The Rev. Jeremiah Williamson
Into the boat. As the darkness overshadowed the shore, they got into the boat. They were nervous, of course. The water was not safe. On this evening, there was danger in the lake. But they were told to go, and so they did.
It's not like they were riding in a giant cruise ship; the boat was small. The chaotic water was close – close to them, close to eating them up. They pushed out and behind them the shore grew smaller. What they carried in that boat was a glass. They would use the glass to scoop up some of the poison from the waters – a visual aid to disturb the television news audiences, a beautiful glass of green algae for the world to see – maybe it would even go viral. All was going according to plan. The junior field reporter reached the glass into the mess. But then, out of the corner of his eye, he saw him, walking on the surface of the water, towards their boat. Could it be? Was it a ghost? Walking on the water? The young reporter gathered all of his courage and said to the one walking on the lake, “Command me to get out of this boat and walk on the water with you.” And then the mysterious visitor replied in a calm voice, “Come. If this algae bloom is thick enough to hold me, I’m sure it can hold you too.”
We've all had water on the brain recently, not necessarily in the mouth, but definitely on the brain. The entire nation watched last weekend as the people of our region did not drink the water. And we, who were directly affected, were reminded how essential water is to our life and our survival. We have long taken for granted that the water that enters our homes is clean and safe – now and forever. We learned last weekend that that is not necessarily the case.
What was most disconcerting about the entire crisis was how out of our control it really was. The contaminated water that filled our tubs, glasses and washing machines early Saturday morning, looked exactly the same as the good water that filled those same items earlier in the week. And were it not for those who alerted the public, we would have had no idea that the water we were consuming was harmful. The science was complicated, the wait was indefinite, the solutions were shrouded in mystery, and we were left helplessly awaiting the next announcement that our water was either still full of poisons or free and clear.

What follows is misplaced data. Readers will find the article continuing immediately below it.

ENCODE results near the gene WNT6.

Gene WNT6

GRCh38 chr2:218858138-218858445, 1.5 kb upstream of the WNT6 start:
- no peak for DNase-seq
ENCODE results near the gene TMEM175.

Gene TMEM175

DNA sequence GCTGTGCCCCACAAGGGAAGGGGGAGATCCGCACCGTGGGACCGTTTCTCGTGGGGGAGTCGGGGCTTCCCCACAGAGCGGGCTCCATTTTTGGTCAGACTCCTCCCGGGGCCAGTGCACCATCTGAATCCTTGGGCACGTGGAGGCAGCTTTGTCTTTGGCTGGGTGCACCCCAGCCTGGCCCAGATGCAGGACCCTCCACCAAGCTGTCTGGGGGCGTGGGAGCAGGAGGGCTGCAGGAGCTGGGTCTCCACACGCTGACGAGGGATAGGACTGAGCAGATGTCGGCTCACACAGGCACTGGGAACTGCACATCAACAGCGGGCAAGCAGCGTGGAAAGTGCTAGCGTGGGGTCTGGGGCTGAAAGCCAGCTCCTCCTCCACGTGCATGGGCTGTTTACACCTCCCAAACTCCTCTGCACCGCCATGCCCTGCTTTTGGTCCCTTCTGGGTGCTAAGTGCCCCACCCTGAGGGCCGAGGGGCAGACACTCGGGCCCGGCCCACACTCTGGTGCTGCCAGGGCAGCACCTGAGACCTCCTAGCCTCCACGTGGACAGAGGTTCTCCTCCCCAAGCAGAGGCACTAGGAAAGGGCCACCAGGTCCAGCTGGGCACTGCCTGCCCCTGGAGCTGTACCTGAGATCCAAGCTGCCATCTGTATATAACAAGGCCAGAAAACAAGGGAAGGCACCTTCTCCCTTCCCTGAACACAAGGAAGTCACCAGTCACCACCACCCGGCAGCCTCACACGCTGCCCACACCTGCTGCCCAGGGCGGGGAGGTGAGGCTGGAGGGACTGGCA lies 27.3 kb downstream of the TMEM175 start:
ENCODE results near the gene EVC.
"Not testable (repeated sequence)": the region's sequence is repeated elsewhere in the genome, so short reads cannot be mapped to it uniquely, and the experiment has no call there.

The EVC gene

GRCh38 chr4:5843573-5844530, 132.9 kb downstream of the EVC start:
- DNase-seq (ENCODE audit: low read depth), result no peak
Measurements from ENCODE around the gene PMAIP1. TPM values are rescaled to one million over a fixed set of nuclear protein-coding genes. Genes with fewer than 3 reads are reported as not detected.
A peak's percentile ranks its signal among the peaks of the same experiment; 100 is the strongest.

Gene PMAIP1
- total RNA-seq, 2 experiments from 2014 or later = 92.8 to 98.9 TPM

Assuming you were not hit by a bus before the ban was lifted, you have probably since resumed your typical water usage. The water has been declared safe to drink. But I suspect that for many of us, the anxiety lingers. Each drink from the tap still feels like a risk. My son, Oscar, is still drinking bottled water. The truth is: I still don't know what is in the water. I still don't understand what microcystins really are. I am more aware than ever how many people I rely on to keep me and my family safe.
The poisoned water is just another reminder of a larger reality: we are not in control. And that scares us to death. We try and we try to build comfortable, safe, secure lives for us and our families. But the best we can do is create the illusion of control. Really, like the disciples, we are floating in a little boat at the mercy of an uncontrollable sea of chaos, sailing into the fog of a mysterious future.